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  • On page 1 of Mindfulness for Beginners (which does seem like a very good place to start!) Jon Kabat-Zinn defines “mindfulness” as follows.  To make its components clear I’ve laid it out poetry-style:

    Mindfulness is awareness,
    by paying attention
    in a sustained
    and particular way:
    on purpose,
    in the present moment,
    and non-judgmentally.

    Here is my commentary:

    Mindfulness is awareness A useful alternative to the important word “awareness” is “experiential processing.” A fine recent integrative review of current mindfulness research distinguishes between conceptual processing and experiential processing. Conceptual processing is what we do at work every day (and most of the rest of the time): we think. We are absorbed in thought and we identify with our thoughts. By contrast, experiential processing is attention to the content of our thoughts but also the larger experience that surrounds our thoughts: emotions, body states, external stimuli. Our capacity to be aware of experience beyond thought is natural, and we do it all the time – for brief periods. The problem is that awareness is too fragile on its own to survive for long: it is quickly swallowed up by our habit of getting lost in our thoughts (judgments, worries, dreams…). So the next part of the definition is crucial:

    cultivated  What enables us to stay aware of our full experience? Intention, effort, patience, and time. Cultivating mindfulness is an activity like gardening or farming. The word “practice” is also useful here, with its resonances of the gym, the sports field and the rehearsal studio. In essence, this means breaking the habit of being lost in thought, and building a new habit of being aware of our whole experience.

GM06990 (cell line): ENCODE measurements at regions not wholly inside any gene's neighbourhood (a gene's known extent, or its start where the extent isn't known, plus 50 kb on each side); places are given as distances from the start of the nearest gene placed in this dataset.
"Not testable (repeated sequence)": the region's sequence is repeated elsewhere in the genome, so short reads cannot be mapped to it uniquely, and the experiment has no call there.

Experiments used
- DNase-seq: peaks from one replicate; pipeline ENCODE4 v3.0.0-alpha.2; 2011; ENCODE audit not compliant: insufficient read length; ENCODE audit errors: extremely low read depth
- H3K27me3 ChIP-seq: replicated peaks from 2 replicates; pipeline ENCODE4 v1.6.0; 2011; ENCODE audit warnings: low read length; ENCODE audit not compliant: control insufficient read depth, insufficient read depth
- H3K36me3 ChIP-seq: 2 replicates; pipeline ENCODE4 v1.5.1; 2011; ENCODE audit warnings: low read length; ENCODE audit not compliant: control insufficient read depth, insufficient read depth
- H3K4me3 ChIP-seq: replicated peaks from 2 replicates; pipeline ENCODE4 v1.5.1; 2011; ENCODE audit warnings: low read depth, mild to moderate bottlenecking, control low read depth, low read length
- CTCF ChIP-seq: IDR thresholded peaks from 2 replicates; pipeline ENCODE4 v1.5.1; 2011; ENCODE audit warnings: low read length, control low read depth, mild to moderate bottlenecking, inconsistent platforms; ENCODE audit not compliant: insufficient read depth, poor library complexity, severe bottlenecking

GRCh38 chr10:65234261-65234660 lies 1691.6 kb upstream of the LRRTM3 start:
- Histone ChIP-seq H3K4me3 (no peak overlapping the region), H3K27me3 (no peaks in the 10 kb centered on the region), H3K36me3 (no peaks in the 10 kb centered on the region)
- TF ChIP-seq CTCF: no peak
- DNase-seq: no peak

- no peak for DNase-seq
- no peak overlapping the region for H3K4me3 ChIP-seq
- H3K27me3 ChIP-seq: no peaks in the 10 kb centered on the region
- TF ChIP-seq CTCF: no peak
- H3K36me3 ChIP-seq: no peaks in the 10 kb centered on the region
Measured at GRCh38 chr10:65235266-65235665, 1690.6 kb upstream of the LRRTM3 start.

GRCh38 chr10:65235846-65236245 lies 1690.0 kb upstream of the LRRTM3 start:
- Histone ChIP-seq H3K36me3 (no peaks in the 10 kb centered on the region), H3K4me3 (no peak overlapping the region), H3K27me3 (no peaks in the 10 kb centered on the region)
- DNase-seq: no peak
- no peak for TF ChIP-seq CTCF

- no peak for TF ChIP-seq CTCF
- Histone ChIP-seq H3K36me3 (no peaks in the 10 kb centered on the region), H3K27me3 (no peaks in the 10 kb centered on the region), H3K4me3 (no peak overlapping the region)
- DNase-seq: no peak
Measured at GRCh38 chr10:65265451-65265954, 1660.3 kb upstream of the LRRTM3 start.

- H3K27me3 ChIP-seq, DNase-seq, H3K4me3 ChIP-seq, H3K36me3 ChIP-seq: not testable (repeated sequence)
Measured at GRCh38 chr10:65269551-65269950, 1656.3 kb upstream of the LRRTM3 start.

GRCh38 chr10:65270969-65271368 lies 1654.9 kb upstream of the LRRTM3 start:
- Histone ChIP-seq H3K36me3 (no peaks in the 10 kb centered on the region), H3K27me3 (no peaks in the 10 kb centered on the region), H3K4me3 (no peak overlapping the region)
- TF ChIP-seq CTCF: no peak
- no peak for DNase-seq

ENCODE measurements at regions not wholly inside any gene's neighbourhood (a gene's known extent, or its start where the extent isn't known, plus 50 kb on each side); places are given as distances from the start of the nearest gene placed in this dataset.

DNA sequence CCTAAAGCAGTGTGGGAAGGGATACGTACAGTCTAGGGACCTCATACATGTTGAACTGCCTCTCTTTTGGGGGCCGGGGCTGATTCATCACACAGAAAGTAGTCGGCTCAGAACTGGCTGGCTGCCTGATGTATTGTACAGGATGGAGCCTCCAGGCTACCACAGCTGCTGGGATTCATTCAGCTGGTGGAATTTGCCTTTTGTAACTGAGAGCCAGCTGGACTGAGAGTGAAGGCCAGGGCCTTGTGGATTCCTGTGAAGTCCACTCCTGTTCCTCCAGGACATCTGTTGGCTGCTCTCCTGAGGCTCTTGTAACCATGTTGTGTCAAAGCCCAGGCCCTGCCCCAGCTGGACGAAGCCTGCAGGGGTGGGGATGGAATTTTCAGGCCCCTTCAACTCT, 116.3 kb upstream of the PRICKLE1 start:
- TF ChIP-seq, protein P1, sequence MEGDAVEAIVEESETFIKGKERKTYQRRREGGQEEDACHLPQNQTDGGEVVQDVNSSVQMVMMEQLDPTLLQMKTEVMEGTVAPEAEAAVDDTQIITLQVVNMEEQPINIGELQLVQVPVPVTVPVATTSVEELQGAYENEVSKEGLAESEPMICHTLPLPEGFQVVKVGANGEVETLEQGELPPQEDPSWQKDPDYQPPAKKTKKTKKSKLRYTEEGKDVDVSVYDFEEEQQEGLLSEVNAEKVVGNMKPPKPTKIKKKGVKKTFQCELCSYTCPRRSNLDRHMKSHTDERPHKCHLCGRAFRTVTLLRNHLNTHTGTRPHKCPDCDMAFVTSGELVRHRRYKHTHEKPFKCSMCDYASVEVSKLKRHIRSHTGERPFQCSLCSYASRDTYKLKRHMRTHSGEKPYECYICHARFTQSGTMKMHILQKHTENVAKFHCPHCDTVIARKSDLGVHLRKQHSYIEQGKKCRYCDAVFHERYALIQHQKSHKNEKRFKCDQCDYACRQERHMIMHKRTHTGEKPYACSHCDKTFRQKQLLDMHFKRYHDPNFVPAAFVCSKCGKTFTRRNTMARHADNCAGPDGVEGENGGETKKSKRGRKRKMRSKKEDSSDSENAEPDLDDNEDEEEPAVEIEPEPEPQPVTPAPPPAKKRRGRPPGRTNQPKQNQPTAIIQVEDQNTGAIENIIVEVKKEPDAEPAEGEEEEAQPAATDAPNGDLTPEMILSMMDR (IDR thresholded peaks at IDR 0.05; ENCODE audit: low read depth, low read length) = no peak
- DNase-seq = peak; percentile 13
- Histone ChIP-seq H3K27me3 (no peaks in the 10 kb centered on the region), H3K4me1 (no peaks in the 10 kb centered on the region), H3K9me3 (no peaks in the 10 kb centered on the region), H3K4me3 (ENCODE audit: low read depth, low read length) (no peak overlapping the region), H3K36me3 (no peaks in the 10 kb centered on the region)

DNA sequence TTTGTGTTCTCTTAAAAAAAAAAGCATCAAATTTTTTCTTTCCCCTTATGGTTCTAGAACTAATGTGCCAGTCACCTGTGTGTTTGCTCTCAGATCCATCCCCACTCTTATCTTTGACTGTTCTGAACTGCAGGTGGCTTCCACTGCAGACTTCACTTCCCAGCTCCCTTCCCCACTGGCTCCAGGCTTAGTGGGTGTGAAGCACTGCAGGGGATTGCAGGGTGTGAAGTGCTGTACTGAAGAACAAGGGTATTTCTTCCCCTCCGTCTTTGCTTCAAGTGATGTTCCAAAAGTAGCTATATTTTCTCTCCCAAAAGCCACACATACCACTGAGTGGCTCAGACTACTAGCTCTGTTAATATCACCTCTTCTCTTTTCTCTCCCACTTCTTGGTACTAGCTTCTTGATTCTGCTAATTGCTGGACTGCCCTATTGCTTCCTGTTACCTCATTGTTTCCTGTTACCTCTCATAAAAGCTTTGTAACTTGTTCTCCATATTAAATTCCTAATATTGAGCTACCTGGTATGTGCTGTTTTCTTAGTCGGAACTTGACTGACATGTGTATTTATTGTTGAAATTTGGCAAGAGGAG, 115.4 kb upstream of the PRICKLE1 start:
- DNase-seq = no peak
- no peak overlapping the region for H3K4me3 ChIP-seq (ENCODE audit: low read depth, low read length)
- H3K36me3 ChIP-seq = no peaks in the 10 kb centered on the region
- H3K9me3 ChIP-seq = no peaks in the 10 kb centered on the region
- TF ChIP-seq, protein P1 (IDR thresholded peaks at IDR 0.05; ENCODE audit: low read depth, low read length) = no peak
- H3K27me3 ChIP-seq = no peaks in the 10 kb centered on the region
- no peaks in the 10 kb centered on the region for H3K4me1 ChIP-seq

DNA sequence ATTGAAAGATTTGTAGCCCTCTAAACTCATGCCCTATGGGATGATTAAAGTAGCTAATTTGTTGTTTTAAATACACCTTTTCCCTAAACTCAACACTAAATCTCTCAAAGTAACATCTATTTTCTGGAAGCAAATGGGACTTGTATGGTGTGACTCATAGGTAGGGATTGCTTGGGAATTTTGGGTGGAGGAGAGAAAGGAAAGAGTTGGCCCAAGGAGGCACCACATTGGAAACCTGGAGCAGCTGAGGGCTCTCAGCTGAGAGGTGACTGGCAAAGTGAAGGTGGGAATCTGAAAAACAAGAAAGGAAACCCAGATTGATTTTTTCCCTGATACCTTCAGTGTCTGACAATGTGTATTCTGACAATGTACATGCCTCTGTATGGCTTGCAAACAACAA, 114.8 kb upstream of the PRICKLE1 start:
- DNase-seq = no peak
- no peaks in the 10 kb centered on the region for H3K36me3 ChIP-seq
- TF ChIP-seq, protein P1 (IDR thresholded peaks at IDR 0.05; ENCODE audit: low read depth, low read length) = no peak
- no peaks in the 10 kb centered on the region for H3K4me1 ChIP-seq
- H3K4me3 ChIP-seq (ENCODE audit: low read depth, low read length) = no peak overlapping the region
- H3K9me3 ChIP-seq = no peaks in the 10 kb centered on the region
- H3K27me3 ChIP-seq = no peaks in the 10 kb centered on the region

by paying attention Paying attention…to what? We’re used to having an object of our attention: a problem to be solved, a show to be watched, a goal to be accomplished. But it’s this very act of just…paying attention, with open curiosity and without a specific object, that gives mindfulness its unique quality. Without an object, it’s much easier for us to notice whatever is going on.

    in a sustained Back to the notions of cultivation and practice. “Sustained” doesn’t mean “through hours of uninterrupted meditation.” “Habitual” is another way to put it.

    and particular way What follows are the particulars:

    • on purpose, Mindfulness grows out of intention. Wanting to be aware leads to cultivating a sustained practice; and a sustained practice makes consistent awareness of experience (and not just thoughts) possible.
    • in the present moment, Another way of saying “not lost in thought.” We could perhaps define mindfulness simply as “not being lost in the past or lost in the future”.
    • and non-judgmentally. Yet another way of saying “not lost in thought.” We could also define mindfulness as “curiosity about what is so”.

    We’ll dive into all of this and much more at my Mindful Technology Delivery class, September 27, 2017 from 4-6pm in Pioneer Square. Learn more and register here.